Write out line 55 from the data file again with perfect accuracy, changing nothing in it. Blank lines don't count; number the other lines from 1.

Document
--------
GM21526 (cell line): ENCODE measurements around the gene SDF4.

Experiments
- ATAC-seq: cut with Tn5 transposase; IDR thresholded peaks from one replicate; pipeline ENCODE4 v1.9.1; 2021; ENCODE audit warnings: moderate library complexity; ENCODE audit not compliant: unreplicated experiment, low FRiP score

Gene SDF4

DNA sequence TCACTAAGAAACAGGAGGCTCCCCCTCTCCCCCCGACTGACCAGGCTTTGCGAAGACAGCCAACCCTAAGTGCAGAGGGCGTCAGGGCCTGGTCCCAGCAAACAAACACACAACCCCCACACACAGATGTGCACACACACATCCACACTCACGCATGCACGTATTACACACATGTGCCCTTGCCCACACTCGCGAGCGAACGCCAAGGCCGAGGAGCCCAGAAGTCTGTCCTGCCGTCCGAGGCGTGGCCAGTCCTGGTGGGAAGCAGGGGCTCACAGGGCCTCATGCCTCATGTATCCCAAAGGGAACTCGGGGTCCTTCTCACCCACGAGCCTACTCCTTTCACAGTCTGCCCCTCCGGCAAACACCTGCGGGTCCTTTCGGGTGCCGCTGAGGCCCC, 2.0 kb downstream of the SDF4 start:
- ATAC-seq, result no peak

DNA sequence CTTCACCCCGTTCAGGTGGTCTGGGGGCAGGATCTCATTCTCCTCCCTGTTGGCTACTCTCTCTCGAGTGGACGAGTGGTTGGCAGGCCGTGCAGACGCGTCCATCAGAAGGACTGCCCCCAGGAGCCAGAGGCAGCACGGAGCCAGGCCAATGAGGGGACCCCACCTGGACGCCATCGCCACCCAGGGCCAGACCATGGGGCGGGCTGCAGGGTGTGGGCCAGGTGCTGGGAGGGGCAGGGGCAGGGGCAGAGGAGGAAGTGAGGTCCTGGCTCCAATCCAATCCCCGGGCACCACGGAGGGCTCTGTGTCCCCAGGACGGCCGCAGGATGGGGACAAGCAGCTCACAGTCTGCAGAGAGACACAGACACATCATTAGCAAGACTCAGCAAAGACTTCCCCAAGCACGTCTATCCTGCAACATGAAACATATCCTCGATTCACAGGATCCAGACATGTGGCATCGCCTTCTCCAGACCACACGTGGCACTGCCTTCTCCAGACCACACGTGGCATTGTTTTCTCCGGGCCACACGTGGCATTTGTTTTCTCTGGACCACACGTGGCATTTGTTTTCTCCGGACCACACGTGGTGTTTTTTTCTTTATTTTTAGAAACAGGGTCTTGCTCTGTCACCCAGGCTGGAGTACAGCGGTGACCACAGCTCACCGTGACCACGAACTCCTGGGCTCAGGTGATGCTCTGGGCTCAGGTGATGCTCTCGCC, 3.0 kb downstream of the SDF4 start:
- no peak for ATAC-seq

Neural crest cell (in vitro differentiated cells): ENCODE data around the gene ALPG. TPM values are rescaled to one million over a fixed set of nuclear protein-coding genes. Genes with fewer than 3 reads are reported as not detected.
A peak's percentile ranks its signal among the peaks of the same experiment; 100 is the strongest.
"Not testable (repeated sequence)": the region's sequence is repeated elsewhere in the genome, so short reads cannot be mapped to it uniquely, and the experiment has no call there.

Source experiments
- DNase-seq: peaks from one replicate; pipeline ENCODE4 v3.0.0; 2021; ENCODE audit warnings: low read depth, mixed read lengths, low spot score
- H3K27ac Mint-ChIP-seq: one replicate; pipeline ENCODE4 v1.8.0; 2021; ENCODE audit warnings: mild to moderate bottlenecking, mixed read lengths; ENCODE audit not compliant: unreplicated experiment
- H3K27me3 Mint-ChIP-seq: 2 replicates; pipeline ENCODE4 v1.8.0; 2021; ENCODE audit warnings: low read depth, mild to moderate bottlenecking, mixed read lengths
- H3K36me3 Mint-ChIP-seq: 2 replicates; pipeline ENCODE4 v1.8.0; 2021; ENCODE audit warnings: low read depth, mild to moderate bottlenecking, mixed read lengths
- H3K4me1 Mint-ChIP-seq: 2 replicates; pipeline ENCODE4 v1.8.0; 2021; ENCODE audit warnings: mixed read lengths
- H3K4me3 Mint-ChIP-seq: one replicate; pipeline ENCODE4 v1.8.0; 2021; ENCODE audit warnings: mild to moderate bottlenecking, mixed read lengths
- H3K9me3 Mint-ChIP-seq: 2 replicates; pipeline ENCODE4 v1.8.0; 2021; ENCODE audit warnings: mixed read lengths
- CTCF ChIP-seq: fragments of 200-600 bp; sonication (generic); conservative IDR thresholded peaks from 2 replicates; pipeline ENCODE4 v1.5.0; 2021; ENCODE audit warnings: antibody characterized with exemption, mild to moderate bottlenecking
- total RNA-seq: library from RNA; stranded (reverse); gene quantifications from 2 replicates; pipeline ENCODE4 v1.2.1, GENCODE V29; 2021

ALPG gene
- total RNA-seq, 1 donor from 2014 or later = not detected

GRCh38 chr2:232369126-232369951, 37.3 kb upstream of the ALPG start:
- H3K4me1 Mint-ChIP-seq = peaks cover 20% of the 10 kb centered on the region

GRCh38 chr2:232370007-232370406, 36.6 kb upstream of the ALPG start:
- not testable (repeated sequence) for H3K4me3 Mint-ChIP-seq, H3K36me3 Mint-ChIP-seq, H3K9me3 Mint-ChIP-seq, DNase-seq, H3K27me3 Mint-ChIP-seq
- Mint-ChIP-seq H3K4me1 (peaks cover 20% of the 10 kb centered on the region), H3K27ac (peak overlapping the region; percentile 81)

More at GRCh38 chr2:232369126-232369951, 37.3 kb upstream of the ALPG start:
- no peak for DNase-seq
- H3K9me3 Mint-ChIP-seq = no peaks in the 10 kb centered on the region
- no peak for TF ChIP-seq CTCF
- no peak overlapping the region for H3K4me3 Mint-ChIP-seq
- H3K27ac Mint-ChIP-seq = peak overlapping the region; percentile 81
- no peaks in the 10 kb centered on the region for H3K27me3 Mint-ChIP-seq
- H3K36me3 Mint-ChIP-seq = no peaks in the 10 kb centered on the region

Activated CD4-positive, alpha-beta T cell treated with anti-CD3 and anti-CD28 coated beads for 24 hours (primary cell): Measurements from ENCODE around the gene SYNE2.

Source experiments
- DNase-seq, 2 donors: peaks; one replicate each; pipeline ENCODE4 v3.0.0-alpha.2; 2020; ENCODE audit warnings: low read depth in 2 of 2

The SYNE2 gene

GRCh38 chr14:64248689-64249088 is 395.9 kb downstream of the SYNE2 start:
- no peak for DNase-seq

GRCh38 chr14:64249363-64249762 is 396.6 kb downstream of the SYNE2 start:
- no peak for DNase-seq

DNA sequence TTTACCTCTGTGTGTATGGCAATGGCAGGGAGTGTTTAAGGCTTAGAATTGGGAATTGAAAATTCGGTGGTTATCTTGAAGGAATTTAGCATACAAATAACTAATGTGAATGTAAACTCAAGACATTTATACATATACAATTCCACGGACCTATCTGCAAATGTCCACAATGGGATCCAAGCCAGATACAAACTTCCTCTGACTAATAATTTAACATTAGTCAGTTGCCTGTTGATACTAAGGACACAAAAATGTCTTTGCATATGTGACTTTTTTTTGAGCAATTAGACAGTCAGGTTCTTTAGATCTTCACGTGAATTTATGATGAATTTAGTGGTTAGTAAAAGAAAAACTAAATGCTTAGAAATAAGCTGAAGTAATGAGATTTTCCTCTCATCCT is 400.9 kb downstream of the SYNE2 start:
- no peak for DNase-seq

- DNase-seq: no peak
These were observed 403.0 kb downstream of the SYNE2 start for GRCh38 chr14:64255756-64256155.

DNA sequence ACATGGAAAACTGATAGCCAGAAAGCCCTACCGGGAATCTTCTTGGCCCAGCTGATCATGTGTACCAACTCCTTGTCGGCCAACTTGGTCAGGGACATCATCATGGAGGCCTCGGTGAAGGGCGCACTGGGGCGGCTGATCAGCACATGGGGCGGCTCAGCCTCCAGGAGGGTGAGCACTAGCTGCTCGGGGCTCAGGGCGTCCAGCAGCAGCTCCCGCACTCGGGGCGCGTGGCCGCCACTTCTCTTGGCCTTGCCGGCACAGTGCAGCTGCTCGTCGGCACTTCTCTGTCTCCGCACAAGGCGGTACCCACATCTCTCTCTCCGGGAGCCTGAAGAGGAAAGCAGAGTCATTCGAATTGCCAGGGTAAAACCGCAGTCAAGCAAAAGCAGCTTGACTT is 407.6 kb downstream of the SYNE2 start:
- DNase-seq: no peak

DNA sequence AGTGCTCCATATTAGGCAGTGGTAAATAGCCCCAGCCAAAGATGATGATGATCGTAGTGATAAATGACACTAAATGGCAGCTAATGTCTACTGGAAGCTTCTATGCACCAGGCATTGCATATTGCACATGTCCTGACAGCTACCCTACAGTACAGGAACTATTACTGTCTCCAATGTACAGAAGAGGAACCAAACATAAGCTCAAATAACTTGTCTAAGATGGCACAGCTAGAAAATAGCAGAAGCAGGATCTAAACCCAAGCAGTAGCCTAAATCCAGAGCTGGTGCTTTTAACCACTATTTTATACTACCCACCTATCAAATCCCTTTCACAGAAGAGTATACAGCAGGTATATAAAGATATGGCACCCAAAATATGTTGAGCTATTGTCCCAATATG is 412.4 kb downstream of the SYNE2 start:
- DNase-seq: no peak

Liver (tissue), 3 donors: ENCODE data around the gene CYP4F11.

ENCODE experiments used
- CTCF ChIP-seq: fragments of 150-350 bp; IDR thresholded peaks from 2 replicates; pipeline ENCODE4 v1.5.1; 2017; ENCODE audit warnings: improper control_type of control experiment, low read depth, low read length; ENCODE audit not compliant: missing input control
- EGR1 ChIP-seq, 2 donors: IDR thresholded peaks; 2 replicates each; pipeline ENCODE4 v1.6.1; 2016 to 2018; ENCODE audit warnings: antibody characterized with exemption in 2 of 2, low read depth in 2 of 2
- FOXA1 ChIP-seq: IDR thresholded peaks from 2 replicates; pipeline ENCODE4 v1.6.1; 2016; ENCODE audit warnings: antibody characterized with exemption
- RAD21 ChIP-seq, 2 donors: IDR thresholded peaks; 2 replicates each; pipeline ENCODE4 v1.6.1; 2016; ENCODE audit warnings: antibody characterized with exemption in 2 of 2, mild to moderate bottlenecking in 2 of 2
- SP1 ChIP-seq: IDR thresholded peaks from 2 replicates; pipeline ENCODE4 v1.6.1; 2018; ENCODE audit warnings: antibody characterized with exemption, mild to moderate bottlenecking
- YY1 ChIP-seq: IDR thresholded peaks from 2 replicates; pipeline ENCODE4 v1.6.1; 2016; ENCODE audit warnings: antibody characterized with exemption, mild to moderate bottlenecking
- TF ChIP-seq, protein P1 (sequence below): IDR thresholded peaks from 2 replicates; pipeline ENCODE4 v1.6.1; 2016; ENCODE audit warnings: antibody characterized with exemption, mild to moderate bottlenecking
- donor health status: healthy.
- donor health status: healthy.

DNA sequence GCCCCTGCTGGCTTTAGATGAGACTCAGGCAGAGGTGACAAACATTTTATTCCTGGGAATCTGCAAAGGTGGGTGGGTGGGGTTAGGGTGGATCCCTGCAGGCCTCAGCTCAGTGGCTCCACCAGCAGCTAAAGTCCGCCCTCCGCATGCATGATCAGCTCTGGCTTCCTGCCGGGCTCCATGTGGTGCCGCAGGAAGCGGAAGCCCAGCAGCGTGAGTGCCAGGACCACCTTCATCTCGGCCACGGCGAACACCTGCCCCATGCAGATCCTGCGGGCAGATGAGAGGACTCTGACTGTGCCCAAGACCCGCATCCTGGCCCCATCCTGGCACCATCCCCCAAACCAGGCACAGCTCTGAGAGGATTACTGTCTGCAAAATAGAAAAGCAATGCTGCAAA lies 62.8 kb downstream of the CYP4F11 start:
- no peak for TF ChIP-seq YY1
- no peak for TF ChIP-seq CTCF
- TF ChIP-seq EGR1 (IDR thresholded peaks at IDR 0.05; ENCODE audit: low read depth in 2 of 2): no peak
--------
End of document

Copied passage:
- CTCF ChIP-seq: fragments of 150-350 bp; IDR thresholded peaks from 2 replicates; pipeline ENCODE4 v1.5.1; 2017; ENCODE audit warnings: improper control_type of control experiment, low read depth, low read length; ENCODE audit not compliant: missing input control